by arth1 ( 260657 ) on Monday January 11, 2016 @02:56PM (#51280011) Homepage Journal

          One of the things many in medicine are worried about is that anti-vax people are going to provide a host population and something like measles will mutate and go back to killing millions of people.

          Keep in mind that this is more of a risk because of vaccination, for two reasons:

          1: When the diseases were not vaccinated against, the diseases were still mutating and competing, and the most successful strains over time were the milder, which didn't kill the host, and allowed propagation. Lethal spreadable diseases are evolutionary dead ends compared to their less lethal cousins. With vaccines, we've eradicated the competition too, making it easier for a dangerous mutation to propagate.

          2: And on the flip side of the coin, before vaccination, the humans who had genes that made it more likely they would survive the disease would have more viable offspring. After vaccination, those genes no longer give an advantage, and others without the resistance propagate their genes just as much, leading to a population that is more susceptible to not surviving an outbreak.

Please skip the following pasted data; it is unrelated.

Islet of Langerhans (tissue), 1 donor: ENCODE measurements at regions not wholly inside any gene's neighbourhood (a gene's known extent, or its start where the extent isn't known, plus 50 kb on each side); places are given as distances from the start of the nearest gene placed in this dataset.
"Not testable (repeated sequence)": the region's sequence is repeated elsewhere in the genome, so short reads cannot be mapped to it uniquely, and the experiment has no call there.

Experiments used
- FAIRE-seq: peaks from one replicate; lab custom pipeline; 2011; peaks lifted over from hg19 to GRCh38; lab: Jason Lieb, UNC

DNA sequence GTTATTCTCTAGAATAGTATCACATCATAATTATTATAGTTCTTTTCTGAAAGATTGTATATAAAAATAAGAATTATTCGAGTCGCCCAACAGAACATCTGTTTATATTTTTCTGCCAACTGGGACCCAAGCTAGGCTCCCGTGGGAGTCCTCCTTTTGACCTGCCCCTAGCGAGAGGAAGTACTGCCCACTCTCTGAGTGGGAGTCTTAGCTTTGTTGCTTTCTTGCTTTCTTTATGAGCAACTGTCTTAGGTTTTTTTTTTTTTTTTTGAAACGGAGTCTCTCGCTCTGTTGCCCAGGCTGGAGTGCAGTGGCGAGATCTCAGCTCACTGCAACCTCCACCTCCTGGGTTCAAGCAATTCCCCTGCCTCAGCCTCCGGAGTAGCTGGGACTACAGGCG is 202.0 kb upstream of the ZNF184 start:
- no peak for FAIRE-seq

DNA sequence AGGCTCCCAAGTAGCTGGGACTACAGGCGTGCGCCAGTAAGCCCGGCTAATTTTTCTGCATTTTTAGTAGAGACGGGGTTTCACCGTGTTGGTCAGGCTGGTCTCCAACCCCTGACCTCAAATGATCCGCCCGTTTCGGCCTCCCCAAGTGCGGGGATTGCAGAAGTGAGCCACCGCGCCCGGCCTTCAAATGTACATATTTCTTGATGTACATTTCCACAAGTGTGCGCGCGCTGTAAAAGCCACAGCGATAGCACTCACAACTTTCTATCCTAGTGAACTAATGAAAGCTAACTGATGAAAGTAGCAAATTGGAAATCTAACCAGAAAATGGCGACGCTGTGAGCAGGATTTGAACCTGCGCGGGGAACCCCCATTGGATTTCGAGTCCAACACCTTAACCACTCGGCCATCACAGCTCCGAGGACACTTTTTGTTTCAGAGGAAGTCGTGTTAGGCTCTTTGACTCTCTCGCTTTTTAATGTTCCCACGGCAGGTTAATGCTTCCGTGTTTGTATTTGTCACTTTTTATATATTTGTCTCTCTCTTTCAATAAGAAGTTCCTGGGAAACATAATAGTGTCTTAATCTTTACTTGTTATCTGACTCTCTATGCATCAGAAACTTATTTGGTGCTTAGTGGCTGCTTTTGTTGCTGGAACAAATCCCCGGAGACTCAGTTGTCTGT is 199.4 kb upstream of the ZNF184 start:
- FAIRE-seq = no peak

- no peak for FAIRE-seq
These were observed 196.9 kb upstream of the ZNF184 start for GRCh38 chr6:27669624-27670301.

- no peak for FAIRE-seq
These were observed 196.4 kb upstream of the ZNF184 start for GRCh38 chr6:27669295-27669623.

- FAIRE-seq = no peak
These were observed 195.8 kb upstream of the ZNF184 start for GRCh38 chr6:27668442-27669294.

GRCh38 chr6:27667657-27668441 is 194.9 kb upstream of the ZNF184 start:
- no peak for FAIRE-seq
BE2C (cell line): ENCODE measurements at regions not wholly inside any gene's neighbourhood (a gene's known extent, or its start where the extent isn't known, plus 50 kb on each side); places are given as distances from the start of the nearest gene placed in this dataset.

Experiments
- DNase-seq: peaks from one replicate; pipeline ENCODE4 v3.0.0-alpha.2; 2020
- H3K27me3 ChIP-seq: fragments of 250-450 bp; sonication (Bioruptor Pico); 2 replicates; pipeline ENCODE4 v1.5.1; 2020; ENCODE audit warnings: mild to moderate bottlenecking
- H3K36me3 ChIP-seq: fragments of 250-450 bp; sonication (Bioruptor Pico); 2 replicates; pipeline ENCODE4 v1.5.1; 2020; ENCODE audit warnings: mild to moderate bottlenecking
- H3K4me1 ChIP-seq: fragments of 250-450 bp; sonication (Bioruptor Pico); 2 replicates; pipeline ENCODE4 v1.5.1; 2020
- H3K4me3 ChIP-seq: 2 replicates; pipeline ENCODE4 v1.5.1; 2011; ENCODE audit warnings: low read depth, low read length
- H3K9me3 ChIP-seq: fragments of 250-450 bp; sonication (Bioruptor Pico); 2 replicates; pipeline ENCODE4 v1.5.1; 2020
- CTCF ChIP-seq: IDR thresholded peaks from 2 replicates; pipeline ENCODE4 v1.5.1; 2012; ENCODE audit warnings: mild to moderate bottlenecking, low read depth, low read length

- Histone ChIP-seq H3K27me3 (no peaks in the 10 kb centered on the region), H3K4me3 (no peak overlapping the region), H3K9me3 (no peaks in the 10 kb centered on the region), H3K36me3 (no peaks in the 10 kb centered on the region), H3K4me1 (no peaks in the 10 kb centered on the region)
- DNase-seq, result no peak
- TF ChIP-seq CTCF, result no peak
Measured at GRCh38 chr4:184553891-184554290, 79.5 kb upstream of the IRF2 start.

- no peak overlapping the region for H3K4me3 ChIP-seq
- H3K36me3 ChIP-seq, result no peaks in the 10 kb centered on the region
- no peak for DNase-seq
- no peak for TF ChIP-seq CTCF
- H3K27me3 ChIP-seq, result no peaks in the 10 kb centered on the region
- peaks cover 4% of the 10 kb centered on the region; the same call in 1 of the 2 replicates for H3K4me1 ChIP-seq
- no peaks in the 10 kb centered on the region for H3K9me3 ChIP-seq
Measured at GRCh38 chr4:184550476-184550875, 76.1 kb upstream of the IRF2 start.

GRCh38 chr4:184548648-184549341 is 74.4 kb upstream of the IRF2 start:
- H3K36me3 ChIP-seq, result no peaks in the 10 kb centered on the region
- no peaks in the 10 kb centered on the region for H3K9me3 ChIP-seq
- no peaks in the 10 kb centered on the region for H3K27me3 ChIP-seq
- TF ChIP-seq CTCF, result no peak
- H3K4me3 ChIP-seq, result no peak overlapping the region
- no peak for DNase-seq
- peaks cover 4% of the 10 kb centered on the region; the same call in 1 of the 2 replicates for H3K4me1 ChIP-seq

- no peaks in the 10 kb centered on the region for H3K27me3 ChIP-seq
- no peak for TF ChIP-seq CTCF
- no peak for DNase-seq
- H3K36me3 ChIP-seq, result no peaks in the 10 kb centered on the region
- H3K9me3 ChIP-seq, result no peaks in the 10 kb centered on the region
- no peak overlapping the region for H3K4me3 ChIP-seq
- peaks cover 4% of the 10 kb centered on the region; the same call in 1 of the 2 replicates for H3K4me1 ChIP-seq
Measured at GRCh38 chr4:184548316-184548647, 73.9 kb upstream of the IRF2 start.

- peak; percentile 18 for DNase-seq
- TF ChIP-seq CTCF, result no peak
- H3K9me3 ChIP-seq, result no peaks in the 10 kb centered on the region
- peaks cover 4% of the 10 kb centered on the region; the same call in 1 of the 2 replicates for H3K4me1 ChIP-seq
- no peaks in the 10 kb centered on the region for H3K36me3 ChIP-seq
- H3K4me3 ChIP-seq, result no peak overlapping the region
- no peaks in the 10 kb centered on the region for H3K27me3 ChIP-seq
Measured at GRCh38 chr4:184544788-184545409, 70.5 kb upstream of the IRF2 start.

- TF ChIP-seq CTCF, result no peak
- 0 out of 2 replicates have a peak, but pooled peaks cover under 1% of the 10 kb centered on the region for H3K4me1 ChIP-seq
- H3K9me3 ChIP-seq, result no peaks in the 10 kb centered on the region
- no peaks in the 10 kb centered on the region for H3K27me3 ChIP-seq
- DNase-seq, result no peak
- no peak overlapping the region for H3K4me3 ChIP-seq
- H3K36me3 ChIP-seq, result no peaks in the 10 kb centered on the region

• Which means if you refuse to get vaccinated and then help to spread disease you should be liable for that.

        I think there's a bit of a difference between diseases that you can catch because someone else's third grader sneezed on yours, and diseases that are only transmitted through sexual contact.

        • Got news for you dude, sexual intercourse isn't the only way you can get HPV, if it were than virgins wouldn't have it. Sexual intercourse is the easiest way but not the only way; a lot of things that 3rd graders do can spread it, two people scuff their elbows on the same door frame running out to bus and it's transmitted; it's not like Johnny always washes his hands after peeing you know.

      • by DarkOx ( 621550 ) on Monday January 11, 2016 @03:56PM (#51280707) Journal

        Yes but this is an STD. I mean you don't get HPV just being in the same room with someone. So by your logic everyone having monogamous unprotected sex is: helping to spread disease and ought to be held criminally liable.